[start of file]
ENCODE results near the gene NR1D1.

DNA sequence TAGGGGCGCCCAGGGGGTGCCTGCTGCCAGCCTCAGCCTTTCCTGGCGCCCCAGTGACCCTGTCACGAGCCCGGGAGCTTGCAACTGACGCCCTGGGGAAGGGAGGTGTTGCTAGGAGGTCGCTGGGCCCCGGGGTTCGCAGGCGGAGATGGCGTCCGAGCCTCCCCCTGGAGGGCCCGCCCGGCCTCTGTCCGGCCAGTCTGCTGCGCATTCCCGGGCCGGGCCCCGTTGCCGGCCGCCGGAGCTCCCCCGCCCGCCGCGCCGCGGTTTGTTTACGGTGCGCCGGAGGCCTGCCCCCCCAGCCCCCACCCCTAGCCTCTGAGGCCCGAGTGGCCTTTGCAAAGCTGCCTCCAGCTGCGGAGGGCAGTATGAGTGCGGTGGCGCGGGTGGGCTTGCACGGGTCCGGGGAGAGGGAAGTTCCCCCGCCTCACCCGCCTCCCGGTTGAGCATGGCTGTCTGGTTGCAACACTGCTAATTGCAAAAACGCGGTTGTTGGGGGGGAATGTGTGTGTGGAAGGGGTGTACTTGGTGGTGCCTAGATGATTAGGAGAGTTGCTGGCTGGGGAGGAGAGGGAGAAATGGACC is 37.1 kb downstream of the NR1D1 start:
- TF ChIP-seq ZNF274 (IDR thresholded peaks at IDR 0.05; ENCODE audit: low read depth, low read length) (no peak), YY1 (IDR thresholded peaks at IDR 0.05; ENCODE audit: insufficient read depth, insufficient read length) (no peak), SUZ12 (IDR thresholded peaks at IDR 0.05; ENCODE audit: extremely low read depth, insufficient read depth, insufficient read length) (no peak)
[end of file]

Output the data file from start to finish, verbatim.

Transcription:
ENCODE results near the gene NR1D1.

DNA sequence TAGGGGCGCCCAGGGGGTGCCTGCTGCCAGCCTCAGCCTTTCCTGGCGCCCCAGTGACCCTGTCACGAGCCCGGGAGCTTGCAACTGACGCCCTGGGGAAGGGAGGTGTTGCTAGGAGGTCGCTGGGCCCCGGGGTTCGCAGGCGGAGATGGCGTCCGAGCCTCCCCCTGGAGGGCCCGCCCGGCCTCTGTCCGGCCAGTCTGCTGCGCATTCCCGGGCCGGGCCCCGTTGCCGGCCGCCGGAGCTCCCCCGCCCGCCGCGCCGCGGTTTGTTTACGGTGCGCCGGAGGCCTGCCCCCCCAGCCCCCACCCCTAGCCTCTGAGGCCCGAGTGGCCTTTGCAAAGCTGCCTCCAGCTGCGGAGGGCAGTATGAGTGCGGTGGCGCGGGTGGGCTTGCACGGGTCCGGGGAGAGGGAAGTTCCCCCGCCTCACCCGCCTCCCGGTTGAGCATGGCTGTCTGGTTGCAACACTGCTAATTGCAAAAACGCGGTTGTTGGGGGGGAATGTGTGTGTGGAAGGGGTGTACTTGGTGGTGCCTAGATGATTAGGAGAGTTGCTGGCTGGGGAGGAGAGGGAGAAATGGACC is 37.1 kb downstream of the NR1D1 start:
- TF ChIP-seq ZNF274 (IDR thresholded peaks at IDR 0.05; ENCODE audit: low read depth, low read length) (no peak), YY1 (IDR thresholded peaks at IDR 0.05; ENCODE audit: insufficient read depth, insufficient read length) (no peak), SUZ12 (IDR thresholded peaks at IDR 0.05; ENCODE audit: extremely low read depth, insufficient read depth, insufficient read length) (no peak)